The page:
I must love doing my taxes. This is the second time I’ve done them this year. My first tax attempt involved UFile Standard 2007, which I reviewed (and didn’t like to be honest). Since trying UFile, I’ve had a number of readers suggest I try StudioTax 2007. From what I can tell, the company behind StudioTax (called BHOK IT Consulting) is a tiny little shop of two developers located in Ottawa Ontario. Since StudioTax is free to download and use, I thought I should give StudioTax a spin.
- Fully Bilingual
- Available free of charge (they accept contributions!)
- Personal use only
- Offers a maximum of 20 returns (this is a CRA requirement to limit 20 returns)
- Created for Canadians by Canadians
- Very likely to be NetFile certified
My first impression of StudioTax came from their website. To be honest, some of the advertisements look kinda spammy. A spammy website doesn’t really instill confidence in a product, especially one I am trusting to do my tax return. But hey, everyone needs to get paid, so I continued onwards (psychic advertisement aside).
Download and Installation
Downloading and installing StudioTax is a breeze. The software does not require a license key or code so a quick double-click on the program executable is all that is needed. I should note that StudioTax requires the Microsoft .NET Framework Version 2.0 to operate. The installer provided a nice link, so the .NET installation was painless.Once the program launched, I was greeted with a very pleasant (and attractive) setup wizard.
Once installed, StudioTax displays a very easy-to-use dashboard window.
- Opening an existing return
- Create a new return
- View a list of recent returns
- Check for updates
- Get help
- PLUS: a handy toolbar (across the top of the window) is available for quick access to the wizard, validation tools, and forms. YAY!
Creating a New Return
After marveling over the dashboard I clicked Create a new return and began my 2007 taxes. StudioTax provides a straightforward wizard to help the user enter basic CRA tax information. From what I can tell, it seems StudioTax cannot import user data from other tax software (QuickTax, UFile, etc.) and only supports their own .stx file format. This means I had to enter all my personal information (name, residence, SIN number, etc.). This is a minor quibble, but it would be nice to not have to re-enter all my infos.
Entering Taxing Numbers
Moving through the StudioTax wizard is fast, easy, and painless. I actually had fun entering my T4, T5, and RRSP contribution numbers. When it came to enter my medical expenses I was resigned to entering a single number into one box. This is a bit of a pain for me since I have carry forward medical expenses from 2006 and I need to calculate the best 12-month period ending in 2007. Neither UFile nor StudioTax handle this calculation. Since I am dead against paying $40 bucks for QuickTax to perform this new math, I decided to just enter everything into an Excel Spreadsheet, and find the best (most expensive) 12-month period by hand.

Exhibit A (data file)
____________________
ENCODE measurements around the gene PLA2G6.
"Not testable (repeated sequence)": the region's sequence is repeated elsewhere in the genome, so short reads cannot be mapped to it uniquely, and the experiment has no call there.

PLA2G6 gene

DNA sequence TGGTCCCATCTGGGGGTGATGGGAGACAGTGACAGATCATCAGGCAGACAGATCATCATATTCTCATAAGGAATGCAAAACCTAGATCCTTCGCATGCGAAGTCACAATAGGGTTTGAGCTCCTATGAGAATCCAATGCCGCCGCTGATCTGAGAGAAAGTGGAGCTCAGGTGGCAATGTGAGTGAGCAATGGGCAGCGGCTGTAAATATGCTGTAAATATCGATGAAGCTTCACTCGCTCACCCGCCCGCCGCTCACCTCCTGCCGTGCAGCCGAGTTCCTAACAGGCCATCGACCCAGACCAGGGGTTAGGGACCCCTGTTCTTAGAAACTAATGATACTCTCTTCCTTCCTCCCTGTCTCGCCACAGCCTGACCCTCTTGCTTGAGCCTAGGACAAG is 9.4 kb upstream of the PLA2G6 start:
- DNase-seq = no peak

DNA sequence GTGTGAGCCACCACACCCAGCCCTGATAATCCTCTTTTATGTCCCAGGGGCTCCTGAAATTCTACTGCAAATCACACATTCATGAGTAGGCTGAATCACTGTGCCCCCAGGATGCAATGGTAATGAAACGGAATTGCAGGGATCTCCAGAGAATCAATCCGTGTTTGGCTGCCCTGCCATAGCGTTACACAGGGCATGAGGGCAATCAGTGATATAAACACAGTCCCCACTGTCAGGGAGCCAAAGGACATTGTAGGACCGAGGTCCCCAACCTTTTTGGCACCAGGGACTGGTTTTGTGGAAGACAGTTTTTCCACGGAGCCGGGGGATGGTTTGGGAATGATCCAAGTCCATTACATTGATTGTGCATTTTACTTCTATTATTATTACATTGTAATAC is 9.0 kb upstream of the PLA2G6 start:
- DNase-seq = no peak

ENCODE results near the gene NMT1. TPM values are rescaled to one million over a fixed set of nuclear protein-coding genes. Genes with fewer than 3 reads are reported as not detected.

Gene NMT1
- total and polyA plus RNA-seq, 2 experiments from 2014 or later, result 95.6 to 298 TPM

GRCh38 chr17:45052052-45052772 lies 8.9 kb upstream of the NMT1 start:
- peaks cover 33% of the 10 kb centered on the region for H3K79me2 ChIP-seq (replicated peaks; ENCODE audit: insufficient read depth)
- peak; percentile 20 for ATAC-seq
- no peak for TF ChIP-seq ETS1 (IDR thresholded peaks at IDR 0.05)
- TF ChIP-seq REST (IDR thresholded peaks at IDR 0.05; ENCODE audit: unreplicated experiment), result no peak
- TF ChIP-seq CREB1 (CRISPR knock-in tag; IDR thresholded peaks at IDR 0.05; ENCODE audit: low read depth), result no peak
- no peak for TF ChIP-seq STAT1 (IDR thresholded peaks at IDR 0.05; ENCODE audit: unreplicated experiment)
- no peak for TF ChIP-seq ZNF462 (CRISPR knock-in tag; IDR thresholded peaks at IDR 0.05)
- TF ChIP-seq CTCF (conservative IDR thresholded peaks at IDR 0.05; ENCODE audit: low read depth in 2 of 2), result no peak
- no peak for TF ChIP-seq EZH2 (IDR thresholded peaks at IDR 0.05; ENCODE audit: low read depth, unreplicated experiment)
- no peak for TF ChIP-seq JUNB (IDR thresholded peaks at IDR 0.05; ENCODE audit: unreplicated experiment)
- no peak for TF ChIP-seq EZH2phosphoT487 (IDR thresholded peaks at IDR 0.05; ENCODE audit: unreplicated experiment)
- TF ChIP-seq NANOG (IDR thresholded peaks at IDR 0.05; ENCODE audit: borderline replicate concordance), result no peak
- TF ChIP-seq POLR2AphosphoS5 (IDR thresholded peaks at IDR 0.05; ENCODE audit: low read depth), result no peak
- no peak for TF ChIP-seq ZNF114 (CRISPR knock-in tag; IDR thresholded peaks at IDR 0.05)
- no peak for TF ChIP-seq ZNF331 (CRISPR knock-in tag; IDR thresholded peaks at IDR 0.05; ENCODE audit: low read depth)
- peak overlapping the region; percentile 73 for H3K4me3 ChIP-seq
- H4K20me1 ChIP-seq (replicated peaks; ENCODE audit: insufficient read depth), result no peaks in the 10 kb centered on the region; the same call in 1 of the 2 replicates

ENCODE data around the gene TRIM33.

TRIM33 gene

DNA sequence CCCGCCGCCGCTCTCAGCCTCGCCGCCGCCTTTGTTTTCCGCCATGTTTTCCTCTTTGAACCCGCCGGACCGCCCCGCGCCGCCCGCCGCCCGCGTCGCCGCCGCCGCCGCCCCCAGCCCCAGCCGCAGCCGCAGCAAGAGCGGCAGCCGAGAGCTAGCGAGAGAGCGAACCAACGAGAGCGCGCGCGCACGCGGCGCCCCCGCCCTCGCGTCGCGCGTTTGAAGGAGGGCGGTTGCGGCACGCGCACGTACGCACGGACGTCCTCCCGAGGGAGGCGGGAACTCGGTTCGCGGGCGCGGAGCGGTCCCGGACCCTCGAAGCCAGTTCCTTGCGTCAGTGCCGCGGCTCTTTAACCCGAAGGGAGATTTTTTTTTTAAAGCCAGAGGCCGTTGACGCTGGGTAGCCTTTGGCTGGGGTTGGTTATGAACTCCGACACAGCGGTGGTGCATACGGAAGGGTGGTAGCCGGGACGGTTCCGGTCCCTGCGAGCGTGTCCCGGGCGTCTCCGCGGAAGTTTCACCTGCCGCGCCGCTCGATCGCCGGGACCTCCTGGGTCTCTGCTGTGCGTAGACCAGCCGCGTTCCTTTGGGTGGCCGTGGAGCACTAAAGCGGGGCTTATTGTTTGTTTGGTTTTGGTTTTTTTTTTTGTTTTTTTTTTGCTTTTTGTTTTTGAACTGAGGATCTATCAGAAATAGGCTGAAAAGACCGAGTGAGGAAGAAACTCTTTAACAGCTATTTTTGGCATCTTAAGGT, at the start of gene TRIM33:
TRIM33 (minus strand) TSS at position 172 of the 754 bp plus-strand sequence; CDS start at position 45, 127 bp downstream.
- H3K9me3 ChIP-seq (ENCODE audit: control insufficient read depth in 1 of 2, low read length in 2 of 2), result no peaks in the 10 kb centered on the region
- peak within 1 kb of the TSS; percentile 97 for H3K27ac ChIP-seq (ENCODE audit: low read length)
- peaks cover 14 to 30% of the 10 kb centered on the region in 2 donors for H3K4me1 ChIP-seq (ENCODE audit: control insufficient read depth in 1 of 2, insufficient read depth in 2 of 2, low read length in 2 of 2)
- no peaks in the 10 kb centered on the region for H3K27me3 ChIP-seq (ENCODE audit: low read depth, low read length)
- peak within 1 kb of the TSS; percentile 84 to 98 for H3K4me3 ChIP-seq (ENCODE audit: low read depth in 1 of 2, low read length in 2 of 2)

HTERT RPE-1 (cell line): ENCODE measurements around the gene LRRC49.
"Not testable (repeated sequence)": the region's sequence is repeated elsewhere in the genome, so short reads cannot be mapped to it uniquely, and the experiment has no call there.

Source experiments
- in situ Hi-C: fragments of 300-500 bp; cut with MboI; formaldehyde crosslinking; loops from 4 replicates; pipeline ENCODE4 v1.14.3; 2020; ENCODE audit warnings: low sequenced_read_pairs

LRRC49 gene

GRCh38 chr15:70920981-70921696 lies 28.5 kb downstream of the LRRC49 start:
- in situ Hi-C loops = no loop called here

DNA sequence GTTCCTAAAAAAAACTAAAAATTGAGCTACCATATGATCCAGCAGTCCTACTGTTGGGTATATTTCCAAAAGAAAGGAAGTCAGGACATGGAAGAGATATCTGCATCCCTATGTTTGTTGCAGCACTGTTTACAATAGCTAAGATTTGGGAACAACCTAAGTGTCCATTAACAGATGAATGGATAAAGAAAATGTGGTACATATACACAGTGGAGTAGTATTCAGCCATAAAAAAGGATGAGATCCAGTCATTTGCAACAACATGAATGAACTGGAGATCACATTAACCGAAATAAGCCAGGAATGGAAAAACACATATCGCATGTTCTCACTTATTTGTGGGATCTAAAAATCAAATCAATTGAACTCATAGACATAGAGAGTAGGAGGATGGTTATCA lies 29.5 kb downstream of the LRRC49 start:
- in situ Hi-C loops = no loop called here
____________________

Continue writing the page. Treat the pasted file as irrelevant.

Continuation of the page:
Validated with the Tax Explorer
When the wizard is done, QuickTax brings the user to a review screen where all T-Slips are accessible and can be easily navigated or reviewed. My favourite part of this screen is the Tax Explorer pane (left hand side), where I can review all my entered amounts and see if I have a refund or a balance. I used fictitious numbers in this example.
I must admit to be surprisingly impressed with StudioTax. The software is easy-to-use, attractive, fun, and affordable! Yes, I said StudioTax is fun! The user interface is simple to follow, easy-to-navigate, and the Online Help is written concisely. StudioTax offers simplicity with an easy-to-follow wizard, which basically holds the user’s hand and gets the job done. Certainly my return is pretty straight-forward as I’m a single foxy gal, with no dependants, some RRSP contributions, many medical expenses, modest interest income, and some capital gains. But getting my taxes done was seamless.
I will definitely follow StudioTax to see when/if they get NetFile certified. Since learning of StudioTax a few weeks ago, I have highly recommended it to my family and friends. A few of my colleagues at work are smitten with it. None of us can believe it was developed by two guys (or gals?) from Ottawa.